Mary: I read the instructions and format them myself. Each site gets it’s own document. I keep a master and create the others from that. I start with a clean document, then paste special unformatted into the clean document. Then format. It’s important to make sure no stray commands are in the document. Then I check the file to make sure it came out how I want it. It’s not hard to format. It does take a little patience though. Do you format yourself?
Michael: I was overwhelmed with all the formatting advice and instructions I found online and in writing magazines, and ended up going to a company to format my ebook for me. But I wasn’t impressed with the job they did, so this time around I am planning to format for myself. As of this weekend, I found two free programs, Sigil and Calibre, that I’m starting to experiment with. Sigil seems to be a pretty in-depth program for formatting an .epub file, and Calibre can be used to convert the newly formatted .epub file to other file types (like .mobi for the Kindle). I still have a lot to learn, but I feel like I’m more prepared for the challenge this time. Hopefully, I can do it successfully without pulling all my hair out. Haha.
Mary: It seems more overwhelming than it is. I definitely learned to use MSWord better. Maybe I’ll get smarter and create templates for each site. Any marketing tips to share? I’d say my smartest move was giving away the first book in the Backworlds series. I’m not a bestseller, but I sell at a steady trickle. From there, I can build. The blog network helped me start, too. And I have an ad on Goodreads which gets me some sales here and there. I feel a bit like Sarah Palin lately, never turning down an opportunity for some publicity. Has anything you’ve done resulted in some traction?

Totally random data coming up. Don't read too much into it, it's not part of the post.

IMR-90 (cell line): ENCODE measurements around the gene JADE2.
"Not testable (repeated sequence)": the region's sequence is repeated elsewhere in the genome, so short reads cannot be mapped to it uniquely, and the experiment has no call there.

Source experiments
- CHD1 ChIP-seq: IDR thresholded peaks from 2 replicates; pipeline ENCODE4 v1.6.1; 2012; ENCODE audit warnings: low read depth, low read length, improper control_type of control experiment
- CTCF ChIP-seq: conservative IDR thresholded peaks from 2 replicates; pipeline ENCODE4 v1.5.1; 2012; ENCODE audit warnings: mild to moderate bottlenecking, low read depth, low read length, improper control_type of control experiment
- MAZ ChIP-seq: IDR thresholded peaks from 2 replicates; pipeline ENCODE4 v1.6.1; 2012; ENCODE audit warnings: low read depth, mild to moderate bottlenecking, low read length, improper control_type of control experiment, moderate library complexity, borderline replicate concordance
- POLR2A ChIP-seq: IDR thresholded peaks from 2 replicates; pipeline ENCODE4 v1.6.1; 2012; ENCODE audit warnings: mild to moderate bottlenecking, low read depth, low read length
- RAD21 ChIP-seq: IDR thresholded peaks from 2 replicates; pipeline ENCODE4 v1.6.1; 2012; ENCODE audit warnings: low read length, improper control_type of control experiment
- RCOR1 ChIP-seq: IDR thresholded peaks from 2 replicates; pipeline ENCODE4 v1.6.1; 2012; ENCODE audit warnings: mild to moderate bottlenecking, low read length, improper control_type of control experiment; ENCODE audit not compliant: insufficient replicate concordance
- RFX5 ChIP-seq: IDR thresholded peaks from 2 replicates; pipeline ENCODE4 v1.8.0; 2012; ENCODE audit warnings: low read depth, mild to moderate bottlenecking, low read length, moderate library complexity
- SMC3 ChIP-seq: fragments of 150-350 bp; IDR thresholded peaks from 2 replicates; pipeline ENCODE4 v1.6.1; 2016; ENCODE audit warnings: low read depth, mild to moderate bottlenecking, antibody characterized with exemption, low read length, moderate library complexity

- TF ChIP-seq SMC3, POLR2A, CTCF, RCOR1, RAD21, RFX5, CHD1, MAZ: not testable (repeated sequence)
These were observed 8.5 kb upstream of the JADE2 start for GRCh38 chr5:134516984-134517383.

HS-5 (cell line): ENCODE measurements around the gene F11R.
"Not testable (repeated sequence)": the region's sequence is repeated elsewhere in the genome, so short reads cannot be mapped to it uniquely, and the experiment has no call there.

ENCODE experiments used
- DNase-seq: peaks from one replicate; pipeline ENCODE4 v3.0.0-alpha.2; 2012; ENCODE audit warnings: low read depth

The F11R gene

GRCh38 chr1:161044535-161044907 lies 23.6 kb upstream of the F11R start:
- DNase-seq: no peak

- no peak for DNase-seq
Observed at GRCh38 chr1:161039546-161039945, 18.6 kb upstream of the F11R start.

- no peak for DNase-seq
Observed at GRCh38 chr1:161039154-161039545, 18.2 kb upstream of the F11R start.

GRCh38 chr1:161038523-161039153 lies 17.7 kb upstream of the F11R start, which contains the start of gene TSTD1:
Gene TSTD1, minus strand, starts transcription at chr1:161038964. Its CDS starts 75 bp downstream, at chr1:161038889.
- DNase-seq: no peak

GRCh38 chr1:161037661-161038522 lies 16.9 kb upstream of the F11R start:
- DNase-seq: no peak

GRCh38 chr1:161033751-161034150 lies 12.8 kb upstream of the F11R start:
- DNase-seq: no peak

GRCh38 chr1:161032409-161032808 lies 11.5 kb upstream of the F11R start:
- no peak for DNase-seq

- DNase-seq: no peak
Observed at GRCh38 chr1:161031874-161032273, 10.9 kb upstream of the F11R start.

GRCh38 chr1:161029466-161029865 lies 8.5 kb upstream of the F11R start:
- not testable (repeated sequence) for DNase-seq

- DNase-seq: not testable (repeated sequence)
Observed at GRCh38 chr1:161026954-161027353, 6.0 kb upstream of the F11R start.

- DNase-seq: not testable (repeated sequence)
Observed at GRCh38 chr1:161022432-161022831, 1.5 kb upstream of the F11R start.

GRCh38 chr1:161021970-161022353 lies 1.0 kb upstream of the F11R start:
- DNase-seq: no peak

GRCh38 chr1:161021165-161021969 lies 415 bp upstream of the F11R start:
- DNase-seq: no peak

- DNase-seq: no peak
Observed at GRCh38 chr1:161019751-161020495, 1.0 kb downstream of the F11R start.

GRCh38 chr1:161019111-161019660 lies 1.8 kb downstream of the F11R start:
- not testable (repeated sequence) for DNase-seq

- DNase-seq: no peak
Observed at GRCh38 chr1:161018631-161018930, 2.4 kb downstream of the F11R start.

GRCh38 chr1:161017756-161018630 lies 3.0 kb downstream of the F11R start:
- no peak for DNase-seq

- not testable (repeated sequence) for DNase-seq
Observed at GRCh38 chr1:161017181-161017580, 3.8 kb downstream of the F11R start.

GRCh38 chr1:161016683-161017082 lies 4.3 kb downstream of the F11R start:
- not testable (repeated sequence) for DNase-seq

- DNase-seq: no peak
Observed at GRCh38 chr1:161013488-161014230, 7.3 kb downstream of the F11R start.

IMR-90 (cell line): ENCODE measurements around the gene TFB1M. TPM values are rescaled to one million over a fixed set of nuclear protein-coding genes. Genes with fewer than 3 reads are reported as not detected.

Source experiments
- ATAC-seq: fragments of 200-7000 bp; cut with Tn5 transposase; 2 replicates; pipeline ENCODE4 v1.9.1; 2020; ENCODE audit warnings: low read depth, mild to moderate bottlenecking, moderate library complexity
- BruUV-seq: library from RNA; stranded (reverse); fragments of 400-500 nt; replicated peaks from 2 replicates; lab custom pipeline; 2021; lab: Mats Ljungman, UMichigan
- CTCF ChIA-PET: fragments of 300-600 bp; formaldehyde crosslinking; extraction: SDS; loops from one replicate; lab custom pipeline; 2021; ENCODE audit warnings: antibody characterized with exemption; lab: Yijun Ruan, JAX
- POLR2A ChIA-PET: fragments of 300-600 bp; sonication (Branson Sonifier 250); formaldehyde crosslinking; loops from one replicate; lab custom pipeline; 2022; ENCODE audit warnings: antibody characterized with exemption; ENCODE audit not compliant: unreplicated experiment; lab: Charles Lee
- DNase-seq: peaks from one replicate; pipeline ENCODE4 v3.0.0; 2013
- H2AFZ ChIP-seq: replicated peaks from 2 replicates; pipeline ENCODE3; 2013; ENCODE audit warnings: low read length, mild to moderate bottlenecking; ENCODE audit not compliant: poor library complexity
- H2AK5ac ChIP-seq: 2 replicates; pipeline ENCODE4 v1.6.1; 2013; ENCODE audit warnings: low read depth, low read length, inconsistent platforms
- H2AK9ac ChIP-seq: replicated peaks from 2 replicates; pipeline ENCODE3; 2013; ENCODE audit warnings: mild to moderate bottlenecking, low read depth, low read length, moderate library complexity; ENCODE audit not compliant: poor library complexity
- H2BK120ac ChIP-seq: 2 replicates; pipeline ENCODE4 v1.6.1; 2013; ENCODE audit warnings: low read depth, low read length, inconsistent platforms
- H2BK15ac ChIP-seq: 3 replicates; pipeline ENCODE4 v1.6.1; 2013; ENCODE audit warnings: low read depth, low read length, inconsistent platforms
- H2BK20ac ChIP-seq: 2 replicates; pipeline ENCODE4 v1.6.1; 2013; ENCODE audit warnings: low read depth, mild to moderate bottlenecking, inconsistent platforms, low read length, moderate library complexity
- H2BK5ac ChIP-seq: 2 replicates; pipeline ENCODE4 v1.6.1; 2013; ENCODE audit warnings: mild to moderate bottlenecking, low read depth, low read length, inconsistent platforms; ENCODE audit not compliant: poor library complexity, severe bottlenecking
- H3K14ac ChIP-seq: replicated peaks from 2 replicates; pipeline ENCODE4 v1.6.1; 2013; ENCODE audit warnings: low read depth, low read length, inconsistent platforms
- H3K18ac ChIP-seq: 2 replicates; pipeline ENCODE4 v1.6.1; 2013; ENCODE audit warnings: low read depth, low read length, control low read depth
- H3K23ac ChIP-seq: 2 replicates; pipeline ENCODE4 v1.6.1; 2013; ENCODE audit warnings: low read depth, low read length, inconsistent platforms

Michael: I didn’t do a blog tour for my first book, Provex City, but now that I’ve been blogging a little while I feel more confident about setting one up. So that’s my plan for the release of SUSY Asylum, hopefully in January. *Fingers crossed* I’m still learning about Goodreads, so I’d like to utilize that more in the near future. I’ve done a few Amazon free ebook giveaways, which went well and led to some sales. I’m at the trial and error stage right now, researching ways to be introduced to new readers. If I uncover some great secret I’ll be sure to reveal it to you, right here, over another beer (or two). Thank you so much for having me.
Mary: It was pleasurable to chat with you, Michael. You’re welcome to come back when you release SUSY Asylum. Interesting title.
Check out Michael’s Provex City —-
Fifteen-year-old Oliver Grain begins his school year fighting off bullies, learning about the boy who committed suicide in his room, and trying to understand why his history teacher, Mr. Gordon, has taken such a personal interest in him. Do you believe in ghosts? Do you believe you can make bullies simply disappear? Do you believe you can walk through walls? Mr. Gordon tells Oliver: “When you truly believe anything is possible, you will be able to open doors where there were only walls.” And one of those doors leads Oliver to Provex City, which puts him in far greater danger than he can possibly fathom.
Michael Pierce lives in Southern California with his wife, daughter, and two ultra-protective Chiweenies. Provex City is his debut novel and the first book in the young adult fantasy Lorne Family Vault Series.